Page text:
Take a moment, if you would, and imagine that you find yourself sitting in a church at a funeral. You aren’t sure who’s funeral it is but when you look around you see many familiar faces. Curious, you walk to the front of the church and peer into the casket only to realize that you have come face to face with yourself and you suddenly comprehend that you are attending your own funeral!
You cannot interact with anybody so you take a seat and observe the service. There are four speakers: your family (close and extended members have a chance to speak), a friend, a co-worker, and one from a community organization.
Close your eyes and visualize what you’d like each of these speakers to say about you and the type of life you lived. What kind of man were you?
Write down what you’d like each of them to say. This is important! Seriously.
Memento Mori is Latin for “remember that you have to die” and, although it is not a concept which is unique to Freemasonry, it is something which we are taught to be mindful of through the lessons and symbols we are taught.
Remembering that our time on this Earth is limited can be scary and reminders of this fact may be unpleasant and morbid, which is very likely why many Grand Lodges (including GLOTX) tend to downplay the related symbolism. That being said Memento Mori is a powerful tool which can drive us to become better versions of ourselves. Make no mistake, a man who practices this is working in the quarries and smoothing that ashlar on a daily basis.
As I’ve mentioned before, goals are very important for individuals and organizations and in the exercise above you’ve already established your life goals, even if you didn’t realize this.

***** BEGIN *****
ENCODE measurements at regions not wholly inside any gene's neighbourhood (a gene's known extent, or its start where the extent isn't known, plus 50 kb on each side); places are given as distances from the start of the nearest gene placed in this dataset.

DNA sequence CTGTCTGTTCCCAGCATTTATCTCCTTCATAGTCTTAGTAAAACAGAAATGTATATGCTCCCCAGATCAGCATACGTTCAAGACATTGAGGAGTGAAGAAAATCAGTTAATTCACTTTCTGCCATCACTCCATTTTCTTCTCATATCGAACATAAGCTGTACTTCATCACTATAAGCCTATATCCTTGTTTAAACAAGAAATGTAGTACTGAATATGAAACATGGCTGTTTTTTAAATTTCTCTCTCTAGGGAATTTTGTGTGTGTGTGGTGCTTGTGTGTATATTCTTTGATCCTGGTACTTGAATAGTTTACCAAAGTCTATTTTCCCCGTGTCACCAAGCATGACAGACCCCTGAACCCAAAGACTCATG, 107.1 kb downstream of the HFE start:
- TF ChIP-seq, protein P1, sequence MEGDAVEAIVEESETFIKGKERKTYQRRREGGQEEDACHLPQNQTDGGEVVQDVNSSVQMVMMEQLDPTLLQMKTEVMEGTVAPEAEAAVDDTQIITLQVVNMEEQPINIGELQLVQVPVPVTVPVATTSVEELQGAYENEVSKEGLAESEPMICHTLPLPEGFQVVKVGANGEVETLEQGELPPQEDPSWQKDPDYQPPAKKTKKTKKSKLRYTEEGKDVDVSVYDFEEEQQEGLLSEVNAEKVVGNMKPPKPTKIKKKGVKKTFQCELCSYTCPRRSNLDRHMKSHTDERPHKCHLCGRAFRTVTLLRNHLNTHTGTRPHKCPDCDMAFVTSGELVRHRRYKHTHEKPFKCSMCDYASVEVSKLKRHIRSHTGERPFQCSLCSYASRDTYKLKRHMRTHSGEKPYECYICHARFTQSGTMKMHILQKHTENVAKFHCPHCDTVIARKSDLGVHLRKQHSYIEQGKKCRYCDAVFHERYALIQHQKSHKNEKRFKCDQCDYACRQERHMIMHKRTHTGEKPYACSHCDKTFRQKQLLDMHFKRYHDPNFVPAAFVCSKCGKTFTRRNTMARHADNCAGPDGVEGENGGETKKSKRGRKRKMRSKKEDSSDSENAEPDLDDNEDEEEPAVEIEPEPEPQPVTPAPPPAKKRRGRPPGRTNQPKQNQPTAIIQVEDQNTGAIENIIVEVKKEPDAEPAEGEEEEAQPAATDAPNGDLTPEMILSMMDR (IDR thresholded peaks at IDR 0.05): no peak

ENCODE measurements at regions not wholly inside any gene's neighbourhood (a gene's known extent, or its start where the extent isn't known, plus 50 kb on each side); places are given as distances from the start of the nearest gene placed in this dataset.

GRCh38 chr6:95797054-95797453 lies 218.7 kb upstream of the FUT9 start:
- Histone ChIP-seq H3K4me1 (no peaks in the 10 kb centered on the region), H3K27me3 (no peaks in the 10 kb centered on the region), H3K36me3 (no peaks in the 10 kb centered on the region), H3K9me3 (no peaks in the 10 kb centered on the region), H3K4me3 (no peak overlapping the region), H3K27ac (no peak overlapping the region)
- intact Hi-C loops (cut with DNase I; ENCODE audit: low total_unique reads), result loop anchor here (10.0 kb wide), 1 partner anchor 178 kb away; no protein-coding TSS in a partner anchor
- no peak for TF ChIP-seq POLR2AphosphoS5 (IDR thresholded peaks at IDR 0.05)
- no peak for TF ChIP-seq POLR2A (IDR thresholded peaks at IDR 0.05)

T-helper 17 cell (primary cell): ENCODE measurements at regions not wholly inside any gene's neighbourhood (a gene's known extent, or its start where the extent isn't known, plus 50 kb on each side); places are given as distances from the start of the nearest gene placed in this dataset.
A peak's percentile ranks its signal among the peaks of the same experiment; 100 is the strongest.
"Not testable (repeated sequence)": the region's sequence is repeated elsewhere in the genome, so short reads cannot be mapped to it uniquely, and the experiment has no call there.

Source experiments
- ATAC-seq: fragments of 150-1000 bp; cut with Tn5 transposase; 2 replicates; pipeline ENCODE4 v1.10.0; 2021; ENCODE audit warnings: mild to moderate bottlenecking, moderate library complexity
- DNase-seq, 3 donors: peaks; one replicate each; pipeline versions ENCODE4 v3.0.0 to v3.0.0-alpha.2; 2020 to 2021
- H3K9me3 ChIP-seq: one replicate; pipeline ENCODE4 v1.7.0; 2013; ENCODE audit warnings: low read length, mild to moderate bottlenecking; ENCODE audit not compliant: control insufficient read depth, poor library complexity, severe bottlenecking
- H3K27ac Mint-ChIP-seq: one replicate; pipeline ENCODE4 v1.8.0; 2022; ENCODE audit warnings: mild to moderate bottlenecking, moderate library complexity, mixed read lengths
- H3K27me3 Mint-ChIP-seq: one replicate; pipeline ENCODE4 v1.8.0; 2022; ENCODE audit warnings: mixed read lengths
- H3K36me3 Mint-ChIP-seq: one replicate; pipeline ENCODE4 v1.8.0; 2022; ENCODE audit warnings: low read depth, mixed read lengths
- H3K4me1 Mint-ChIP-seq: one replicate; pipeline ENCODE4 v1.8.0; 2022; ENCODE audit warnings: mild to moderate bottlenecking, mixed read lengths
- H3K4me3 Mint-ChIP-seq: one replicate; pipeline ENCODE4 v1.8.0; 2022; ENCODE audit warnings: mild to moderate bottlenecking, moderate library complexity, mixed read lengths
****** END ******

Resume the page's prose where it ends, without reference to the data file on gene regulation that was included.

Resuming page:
Think about it! What you want people to say about you after your work here on this Earth is done is a reflection of the values that you hold closest to your heart. If you look back over the list you made you might experience some different feelings based off what you wrote and what you think your values really are but the things you wrote down are what you want to be remembered by, meaning they are the most important to you.
This list represents your life goals, which means that these are the values you want to embody when the end comes.
Putting It All Together
When you create goals you have to decide what you want to accomplish and when you wish to do so. You also have to plan to reach your goal, which means you have to look at the current situation and determine how you’ll accomplish your goal in the time you’ve given yourself. This “what, when, and how” is the foundation for beginning with the end in mind. As Steven R. Covey put it:
To begin with the end in mind means to start with a clear understanding of your destination. (98)
When we apply this concept and the values we’ve written down to Memento Mori we have an end in mind, which is our ‘what’ (or the values we set as our goals); we have a ‘when’, which could be…anytime; and we have a ‘how’, which is unique to every man.
Don’t think about death constantly but do reflect regularly on the list you’ve made and ask yourself how you would be remembered. Are you living a life that is cultivating your core values? Are you the kind of man at home, work, and in the community that you can be proud of? Are you the kind of friend you know you want to be?
Memento Mori reminds us, not only that we have to die, but that it can happen at any time. It also, indirectly, tells us that if we want to be remembered for the values we listed then we have to get to work on it. Immediately.
I also want to point out that I keep mentioning values when I refer to the things we listed. This is because if you look at your list you are highly unlikely to have listed material or extrinsic things, instead, I suspect the majority of things listed are intrinsic things which reflect your core values.
I believe Covey said it best:
When you begin with the end in mind, you gain a different perspective. One man asked another on the death of a mutual friend, “How much did he leave?” His friend responded, “He left it all.” (99)
I hope this post was insightful. If it encouraged you to reflect and learn anything about yourself then please share it here or on my Facebook page.
Covey, Stephen R. “Habit 2 Begin With The End In Mind.” The 7 Habits Of Highly Effective People. New York: Simon & Schuster, 1989. 98-99. Print.